Washington, DC: A recent directive by the President of the United States to pardon those with low-level federal marijuana possession convictions will provide forgiveness for 6,557 citizens, according to estimates provided by the U.S. Sentencing Commission (USSC).
The USSC analysis includes federal data dating back to 1992. It found that the greatest percentage of those eligible for relief are located either in the southwest or the mid-Atlantic region of the United States.
According to the US Department of Justice, a Presidential pardon “is an expression of the President’s forgiveness and ordinarily is granted in recognition of the applicant’s acceptance of responsibility for the crime and established good conduct for a significant period of time after conviction or completion of sentence. It does not signify innocence. It does, however, remove civil disabilities – e.g., restrictions on the right to vote, hold state or local office, or sit on a jury – imposed because of the conviction for which pardon is sought, and should lessen the stigma arising from the conviction. It may also be helpful in obtaining licenses, bonding, or employment.”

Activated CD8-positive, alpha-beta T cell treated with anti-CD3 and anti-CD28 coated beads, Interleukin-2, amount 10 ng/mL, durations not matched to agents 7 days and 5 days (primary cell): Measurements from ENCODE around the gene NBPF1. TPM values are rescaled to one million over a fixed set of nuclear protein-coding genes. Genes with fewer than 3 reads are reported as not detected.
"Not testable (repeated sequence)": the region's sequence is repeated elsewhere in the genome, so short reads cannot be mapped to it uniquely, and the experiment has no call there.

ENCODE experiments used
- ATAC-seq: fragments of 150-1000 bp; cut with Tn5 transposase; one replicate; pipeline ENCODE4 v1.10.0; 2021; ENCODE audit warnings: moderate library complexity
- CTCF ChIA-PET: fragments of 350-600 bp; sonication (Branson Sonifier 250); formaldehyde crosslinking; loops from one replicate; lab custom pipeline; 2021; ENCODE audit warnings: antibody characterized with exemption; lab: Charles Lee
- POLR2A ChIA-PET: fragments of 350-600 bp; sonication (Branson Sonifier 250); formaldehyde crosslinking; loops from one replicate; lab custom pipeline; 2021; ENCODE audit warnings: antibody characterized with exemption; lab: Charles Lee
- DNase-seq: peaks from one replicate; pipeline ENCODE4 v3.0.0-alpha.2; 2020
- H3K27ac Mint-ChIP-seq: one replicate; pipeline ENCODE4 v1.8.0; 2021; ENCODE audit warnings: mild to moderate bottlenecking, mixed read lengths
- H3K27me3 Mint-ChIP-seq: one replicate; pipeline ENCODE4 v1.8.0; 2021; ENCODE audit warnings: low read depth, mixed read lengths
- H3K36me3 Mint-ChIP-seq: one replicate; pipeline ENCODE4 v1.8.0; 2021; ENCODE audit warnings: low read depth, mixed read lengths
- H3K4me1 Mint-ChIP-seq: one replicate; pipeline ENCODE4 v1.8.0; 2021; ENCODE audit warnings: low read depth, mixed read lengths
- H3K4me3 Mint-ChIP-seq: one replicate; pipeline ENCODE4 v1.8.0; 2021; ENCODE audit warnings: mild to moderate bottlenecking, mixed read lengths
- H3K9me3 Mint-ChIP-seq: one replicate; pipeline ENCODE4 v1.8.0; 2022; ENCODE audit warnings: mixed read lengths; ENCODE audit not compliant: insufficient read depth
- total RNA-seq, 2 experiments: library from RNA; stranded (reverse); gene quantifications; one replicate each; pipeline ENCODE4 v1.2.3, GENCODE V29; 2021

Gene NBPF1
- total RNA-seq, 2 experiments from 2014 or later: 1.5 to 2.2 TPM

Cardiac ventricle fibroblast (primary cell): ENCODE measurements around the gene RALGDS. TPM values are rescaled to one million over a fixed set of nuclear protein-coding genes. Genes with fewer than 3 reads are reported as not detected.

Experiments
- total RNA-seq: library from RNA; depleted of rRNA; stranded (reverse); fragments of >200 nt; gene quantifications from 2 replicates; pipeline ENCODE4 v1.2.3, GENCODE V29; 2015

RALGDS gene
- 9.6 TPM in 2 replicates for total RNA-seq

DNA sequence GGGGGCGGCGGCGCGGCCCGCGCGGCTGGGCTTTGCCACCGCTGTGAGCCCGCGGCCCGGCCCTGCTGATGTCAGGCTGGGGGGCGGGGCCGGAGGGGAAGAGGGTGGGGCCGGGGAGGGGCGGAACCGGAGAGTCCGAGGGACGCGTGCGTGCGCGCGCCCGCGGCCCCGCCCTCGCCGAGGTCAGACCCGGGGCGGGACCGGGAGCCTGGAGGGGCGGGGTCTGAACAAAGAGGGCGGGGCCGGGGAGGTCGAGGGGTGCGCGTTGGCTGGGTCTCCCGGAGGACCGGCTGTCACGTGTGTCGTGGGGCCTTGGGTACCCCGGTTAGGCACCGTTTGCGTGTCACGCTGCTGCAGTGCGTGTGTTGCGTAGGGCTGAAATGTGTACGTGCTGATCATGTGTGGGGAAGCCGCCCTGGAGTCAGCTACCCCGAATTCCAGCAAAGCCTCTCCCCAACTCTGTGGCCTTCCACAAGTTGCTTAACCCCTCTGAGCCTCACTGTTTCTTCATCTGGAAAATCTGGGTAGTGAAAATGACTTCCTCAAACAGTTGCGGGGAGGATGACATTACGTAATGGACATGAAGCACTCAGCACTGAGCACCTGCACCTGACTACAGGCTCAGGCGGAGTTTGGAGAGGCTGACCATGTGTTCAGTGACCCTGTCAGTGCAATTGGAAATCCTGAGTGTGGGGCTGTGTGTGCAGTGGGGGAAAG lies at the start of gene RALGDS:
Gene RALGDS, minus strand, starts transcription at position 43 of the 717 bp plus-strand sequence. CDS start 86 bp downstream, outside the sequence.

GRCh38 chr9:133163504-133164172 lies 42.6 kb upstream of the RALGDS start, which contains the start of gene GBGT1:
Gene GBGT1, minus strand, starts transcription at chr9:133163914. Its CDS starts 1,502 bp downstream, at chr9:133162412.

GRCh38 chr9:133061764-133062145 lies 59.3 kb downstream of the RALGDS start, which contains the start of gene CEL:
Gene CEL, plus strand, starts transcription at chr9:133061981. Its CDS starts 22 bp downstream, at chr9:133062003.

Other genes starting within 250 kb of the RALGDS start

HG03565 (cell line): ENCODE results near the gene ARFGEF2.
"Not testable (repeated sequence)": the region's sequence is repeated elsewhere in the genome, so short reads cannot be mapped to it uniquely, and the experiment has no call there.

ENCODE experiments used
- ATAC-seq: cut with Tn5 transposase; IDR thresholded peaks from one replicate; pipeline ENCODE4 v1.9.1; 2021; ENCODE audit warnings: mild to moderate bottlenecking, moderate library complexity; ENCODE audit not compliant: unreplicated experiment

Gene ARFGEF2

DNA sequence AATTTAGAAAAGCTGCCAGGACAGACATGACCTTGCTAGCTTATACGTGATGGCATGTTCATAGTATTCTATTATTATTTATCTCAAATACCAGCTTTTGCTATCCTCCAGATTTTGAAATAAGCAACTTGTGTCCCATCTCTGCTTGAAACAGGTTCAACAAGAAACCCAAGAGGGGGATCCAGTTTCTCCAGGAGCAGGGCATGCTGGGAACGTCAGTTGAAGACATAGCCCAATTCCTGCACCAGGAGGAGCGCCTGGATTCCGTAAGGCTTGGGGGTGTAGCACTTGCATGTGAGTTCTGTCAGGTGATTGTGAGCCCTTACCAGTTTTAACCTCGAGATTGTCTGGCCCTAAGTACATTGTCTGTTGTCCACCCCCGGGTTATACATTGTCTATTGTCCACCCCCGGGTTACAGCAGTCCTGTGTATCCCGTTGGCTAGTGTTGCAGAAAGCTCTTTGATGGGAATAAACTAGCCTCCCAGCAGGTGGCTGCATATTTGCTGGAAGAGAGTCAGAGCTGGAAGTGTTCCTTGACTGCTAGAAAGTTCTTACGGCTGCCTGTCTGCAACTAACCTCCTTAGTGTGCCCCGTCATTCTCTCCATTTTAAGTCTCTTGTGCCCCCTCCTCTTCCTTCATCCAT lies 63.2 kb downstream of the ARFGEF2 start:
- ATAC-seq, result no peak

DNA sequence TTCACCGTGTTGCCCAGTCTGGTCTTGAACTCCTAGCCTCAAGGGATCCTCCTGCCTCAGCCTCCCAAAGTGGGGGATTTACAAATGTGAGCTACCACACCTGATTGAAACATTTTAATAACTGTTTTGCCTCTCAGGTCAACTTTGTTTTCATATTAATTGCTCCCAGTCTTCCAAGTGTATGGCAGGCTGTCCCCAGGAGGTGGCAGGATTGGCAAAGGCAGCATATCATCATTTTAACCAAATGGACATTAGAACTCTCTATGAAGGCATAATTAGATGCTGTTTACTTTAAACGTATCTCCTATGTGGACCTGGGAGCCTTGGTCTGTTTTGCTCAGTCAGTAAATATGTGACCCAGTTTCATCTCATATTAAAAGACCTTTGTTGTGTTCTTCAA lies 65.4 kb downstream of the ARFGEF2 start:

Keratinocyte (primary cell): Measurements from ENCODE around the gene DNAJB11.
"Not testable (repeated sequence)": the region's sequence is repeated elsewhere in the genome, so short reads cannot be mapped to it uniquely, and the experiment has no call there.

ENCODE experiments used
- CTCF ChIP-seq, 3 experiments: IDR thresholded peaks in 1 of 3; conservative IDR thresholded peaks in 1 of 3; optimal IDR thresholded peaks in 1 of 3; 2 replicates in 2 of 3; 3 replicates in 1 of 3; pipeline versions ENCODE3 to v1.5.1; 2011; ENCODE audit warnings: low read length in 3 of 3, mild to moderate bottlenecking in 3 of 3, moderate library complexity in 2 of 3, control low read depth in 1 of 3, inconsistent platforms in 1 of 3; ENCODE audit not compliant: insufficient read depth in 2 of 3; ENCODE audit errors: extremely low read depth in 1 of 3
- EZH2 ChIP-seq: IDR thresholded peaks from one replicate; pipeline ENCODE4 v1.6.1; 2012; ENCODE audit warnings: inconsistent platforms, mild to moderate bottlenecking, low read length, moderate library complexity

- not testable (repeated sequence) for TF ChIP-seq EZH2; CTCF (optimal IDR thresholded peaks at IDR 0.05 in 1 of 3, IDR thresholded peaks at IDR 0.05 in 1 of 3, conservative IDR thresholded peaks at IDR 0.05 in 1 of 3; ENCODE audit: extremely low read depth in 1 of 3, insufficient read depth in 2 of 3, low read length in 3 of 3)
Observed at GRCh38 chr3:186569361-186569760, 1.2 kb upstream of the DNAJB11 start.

On October 6, President Joe Biden announced his intent to “pardon of all prior Federal offenses of simple possession of marijuana.” The President also announced that he was encouraging Governors to take similar actions.
To date, nearly two dozen states have enacted legislation explicitly facilitating the process of having select marijuana convictions expunged, vacated, otherwise set aside, or sealed from public view. These laws have led state and local officials nationwide to expunge or seal the records of over two million people with prior cannabis convictions. In addition, the Governors of Colorado, Nevada, Illinois, and Washington have also granted an estimated 30,000 pardons to those with low-level marijuana convictions.
Since 1965, nearly 29 million Americans have been arrested for violating state or local marijuana laws, according to archived data from the FBI’s Uniform Crime Report.
Additional information on state laws providing for the expungement of past marijuana convictions is available from NORML.